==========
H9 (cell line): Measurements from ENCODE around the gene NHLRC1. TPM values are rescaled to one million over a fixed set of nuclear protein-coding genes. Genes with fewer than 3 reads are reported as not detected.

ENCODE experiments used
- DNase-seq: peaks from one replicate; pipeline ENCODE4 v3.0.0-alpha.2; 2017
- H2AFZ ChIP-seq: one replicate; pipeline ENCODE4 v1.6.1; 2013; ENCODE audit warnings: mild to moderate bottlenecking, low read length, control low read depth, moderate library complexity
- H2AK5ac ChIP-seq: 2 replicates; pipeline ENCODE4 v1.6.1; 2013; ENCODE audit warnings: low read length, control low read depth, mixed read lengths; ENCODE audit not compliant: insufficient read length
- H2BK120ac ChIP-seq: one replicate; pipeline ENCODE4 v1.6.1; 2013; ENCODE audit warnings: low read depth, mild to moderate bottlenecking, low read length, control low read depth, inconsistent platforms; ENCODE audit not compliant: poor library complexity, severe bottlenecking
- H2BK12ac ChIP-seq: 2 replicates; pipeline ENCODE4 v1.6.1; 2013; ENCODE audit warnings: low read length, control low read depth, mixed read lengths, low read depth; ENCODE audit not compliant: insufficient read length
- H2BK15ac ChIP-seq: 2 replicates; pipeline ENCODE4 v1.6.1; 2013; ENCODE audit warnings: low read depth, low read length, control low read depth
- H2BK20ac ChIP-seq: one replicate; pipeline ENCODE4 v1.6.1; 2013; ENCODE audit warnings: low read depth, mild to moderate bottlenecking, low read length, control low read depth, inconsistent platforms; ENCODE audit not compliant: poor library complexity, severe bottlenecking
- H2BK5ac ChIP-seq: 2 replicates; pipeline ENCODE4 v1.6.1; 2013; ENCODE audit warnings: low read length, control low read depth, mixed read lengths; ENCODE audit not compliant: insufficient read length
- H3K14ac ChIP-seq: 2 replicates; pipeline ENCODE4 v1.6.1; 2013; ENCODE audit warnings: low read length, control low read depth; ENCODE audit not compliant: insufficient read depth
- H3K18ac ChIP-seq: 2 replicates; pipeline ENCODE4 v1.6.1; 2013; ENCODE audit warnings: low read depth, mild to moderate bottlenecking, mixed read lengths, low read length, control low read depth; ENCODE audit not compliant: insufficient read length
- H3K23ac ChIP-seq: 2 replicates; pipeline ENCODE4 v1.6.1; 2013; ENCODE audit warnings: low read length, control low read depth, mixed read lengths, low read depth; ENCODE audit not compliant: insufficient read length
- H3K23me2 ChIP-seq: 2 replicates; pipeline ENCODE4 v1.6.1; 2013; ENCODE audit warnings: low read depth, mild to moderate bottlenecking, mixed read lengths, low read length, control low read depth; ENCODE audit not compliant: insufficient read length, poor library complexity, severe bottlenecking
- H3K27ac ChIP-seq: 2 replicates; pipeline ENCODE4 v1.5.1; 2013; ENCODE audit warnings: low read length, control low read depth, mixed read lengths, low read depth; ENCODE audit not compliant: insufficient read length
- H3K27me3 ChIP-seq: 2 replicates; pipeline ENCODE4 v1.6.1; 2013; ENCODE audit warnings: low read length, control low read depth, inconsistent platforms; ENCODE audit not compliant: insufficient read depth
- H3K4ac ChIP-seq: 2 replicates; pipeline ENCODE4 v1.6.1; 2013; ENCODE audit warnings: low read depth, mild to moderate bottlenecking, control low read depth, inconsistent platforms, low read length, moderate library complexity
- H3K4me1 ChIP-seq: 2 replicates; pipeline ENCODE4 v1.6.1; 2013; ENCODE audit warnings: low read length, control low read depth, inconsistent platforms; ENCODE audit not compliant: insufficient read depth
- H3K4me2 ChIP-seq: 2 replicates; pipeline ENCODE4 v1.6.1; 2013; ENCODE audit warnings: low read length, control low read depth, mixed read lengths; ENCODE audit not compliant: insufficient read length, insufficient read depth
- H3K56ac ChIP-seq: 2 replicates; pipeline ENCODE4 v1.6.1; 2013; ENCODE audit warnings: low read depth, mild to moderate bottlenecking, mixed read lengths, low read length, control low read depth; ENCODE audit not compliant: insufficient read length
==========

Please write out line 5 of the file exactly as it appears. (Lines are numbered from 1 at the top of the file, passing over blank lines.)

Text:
- H2AK5ac ChIP-seq: 2 replicates; pipeline ENCODE4 v1.6.1; 2013; ENCODE audit warnings: low read length, control low read depth, mixed read lengths; ENCODE audit not compliant: insufficient read length